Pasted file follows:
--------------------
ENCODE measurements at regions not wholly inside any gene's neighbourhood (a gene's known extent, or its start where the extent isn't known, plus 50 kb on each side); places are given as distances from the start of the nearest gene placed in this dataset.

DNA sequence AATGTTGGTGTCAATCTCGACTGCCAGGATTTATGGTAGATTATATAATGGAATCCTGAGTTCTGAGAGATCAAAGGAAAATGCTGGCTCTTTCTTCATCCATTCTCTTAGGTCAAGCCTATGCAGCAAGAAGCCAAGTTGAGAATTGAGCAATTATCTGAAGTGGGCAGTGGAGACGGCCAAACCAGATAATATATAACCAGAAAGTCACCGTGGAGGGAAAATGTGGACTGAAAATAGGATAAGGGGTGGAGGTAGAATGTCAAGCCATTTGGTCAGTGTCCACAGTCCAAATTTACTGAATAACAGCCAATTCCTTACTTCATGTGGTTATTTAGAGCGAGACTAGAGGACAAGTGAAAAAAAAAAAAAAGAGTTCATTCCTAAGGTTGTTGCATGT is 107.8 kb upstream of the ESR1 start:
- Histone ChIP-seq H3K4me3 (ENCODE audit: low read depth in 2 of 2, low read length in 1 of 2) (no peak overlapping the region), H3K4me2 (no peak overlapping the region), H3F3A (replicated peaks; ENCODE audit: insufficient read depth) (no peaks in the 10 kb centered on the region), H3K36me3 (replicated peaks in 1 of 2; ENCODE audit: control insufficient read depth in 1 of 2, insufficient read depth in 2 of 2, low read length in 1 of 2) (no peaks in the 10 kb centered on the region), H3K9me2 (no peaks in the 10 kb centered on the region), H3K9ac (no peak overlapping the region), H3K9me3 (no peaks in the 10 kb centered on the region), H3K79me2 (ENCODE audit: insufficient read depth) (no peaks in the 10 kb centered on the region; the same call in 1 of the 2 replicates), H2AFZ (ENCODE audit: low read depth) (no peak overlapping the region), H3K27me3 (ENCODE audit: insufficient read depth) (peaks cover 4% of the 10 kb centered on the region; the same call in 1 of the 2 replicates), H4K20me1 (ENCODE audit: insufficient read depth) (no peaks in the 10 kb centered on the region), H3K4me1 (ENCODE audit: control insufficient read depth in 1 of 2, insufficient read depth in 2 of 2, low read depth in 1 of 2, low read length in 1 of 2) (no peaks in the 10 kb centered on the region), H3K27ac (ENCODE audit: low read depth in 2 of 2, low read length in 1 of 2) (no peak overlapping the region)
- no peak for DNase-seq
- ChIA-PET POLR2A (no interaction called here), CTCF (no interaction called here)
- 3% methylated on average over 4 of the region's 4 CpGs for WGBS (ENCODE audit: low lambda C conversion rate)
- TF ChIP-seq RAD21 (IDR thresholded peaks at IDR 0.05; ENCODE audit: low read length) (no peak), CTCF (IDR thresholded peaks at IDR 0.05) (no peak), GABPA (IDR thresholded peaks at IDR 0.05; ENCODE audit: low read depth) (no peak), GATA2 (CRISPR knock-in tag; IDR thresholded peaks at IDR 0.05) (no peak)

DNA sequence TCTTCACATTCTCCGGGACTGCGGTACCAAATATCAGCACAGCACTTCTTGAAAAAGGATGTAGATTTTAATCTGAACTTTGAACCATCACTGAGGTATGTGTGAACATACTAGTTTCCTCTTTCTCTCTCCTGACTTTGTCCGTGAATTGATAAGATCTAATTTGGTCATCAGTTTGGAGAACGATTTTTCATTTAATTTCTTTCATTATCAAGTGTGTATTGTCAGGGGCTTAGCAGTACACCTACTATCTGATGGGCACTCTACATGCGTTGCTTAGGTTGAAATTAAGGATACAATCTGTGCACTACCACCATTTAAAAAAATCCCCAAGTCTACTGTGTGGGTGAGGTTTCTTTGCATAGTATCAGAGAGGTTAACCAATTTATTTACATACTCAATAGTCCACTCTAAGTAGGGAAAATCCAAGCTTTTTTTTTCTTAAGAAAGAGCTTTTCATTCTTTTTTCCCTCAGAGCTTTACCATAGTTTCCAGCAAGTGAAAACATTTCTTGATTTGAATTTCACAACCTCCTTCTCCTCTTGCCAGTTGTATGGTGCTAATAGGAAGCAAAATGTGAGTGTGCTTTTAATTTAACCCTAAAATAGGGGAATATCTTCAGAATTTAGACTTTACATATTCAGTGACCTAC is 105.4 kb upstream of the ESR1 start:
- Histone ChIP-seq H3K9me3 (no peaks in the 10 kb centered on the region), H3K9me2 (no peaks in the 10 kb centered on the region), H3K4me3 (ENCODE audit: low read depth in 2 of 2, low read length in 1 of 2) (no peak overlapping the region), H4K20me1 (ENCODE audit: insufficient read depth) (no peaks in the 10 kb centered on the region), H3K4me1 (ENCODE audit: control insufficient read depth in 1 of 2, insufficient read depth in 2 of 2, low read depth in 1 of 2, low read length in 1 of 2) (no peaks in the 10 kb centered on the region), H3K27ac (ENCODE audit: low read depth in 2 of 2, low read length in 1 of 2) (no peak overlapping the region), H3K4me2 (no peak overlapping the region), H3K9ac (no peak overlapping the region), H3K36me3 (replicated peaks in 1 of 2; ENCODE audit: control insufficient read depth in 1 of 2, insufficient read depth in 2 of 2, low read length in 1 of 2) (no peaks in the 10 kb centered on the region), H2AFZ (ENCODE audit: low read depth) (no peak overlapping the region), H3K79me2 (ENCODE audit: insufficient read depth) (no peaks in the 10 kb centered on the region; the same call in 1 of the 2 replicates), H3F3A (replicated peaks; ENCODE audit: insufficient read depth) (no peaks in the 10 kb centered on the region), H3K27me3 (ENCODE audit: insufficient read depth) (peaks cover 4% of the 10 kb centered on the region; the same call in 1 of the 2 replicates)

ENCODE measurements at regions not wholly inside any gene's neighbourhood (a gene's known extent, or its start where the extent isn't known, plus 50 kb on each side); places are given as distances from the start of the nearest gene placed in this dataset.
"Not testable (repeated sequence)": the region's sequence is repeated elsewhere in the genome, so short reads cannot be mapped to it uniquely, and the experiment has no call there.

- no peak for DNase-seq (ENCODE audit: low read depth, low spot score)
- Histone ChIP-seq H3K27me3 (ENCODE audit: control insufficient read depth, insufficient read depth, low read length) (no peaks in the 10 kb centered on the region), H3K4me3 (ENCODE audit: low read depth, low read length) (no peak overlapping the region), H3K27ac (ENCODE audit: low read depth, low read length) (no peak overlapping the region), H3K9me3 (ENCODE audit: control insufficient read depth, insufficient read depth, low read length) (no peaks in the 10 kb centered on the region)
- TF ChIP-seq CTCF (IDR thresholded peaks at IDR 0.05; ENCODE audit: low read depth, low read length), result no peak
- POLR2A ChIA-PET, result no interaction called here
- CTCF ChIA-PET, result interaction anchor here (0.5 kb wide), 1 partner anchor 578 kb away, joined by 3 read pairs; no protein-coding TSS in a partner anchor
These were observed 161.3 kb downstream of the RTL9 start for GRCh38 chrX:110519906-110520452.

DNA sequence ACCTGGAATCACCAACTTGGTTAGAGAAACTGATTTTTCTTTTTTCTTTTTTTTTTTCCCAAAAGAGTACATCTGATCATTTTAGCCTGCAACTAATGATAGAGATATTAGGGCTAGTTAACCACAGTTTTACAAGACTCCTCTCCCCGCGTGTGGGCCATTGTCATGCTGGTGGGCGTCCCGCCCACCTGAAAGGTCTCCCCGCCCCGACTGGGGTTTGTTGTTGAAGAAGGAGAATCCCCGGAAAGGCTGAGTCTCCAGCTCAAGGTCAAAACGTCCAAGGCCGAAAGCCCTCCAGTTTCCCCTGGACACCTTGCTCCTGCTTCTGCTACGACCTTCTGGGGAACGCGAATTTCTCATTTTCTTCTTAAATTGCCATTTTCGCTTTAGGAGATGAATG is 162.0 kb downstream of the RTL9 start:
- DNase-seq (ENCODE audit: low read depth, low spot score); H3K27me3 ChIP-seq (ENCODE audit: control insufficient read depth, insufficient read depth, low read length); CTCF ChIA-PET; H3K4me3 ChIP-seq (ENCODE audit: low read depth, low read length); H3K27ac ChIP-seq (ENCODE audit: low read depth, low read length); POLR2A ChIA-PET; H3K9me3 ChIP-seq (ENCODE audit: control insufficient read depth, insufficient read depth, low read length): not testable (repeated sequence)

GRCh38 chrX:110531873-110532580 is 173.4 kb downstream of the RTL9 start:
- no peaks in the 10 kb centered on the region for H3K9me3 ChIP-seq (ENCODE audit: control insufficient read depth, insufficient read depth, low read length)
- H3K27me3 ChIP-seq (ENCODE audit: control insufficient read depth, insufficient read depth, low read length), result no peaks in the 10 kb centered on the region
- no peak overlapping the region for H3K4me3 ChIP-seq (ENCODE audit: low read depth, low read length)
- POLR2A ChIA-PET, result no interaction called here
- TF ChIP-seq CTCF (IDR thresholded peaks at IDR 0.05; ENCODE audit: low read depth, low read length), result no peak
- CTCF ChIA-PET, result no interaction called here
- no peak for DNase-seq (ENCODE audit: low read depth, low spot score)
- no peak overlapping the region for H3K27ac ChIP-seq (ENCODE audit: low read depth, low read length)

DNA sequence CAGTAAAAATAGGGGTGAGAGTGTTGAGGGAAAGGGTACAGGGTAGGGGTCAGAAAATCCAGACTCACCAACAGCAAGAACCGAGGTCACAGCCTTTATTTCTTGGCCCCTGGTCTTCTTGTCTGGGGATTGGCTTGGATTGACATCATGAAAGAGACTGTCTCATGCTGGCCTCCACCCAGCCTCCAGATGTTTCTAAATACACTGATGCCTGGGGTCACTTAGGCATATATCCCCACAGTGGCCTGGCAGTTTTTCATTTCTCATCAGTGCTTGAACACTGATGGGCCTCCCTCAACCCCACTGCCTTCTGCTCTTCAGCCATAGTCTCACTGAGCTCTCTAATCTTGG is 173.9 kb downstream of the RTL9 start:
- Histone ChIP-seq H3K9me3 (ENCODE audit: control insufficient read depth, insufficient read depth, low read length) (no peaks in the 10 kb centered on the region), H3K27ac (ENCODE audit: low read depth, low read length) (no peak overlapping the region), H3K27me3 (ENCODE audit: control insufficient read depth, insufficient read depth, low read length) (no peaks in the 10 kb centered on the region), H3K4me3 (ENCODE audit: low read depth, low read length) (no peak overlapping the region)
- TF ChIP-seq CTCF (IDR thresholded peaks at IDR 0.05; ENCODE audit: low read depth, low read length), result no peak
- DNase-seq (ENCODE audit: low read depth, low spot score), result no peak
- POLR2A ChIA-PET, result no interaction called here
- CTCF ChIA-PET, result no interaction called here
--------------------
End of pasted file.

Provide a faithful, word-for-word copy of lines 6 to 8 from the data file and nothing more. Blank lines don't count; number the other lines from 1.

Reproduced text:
- 3% methylated on average over 4 of the region's 4 CpGs for WGBS (ENCODE audit: low lambda C conversion rate)
- TF ChIP-seq RAD21 (IDR thresholded peaks at IDR 0.05; ENCODE audit: low read length) (no peak), CTCF (IDR thresholded peaks at IDR 0.05) (no peak), GABPA (IDR thresholded peaks at IDR 0.05; ENCODE audit: low read depth) (no peak), GATA2 (CRISPR knock-in tag; IDR thresholded peaks at IDR 0.05) (no peak)

DNA sequence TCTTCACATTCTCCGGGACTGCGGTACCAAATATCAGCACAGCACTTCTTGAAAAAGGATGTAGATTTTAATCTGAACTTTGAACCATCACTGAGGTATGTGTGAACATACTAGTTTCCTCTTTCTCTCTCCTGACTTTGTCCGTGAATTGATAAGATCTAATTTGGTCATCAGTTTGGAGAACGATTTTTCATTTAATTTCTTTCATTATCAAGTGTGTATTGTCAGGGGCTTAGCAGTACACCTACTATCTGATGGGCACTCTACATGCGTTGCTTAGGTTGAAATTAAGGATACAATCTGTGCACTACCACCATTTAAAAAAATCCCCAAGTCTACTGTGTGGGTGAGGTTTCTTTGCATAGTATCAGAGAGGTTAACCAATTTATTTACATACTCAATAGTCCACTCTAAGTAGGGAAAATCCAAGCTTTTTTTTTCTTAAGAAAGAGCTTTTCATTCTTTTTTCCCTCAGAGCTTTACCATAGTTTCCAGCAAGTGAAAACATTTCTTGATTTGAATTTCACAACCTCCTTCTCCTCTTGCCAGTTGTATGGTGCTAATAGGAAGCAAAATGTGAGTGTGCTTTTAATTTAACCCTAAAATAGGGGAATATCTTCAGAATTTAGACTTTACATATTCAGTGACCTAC is 105.4 kb upstream of the ESR1 start: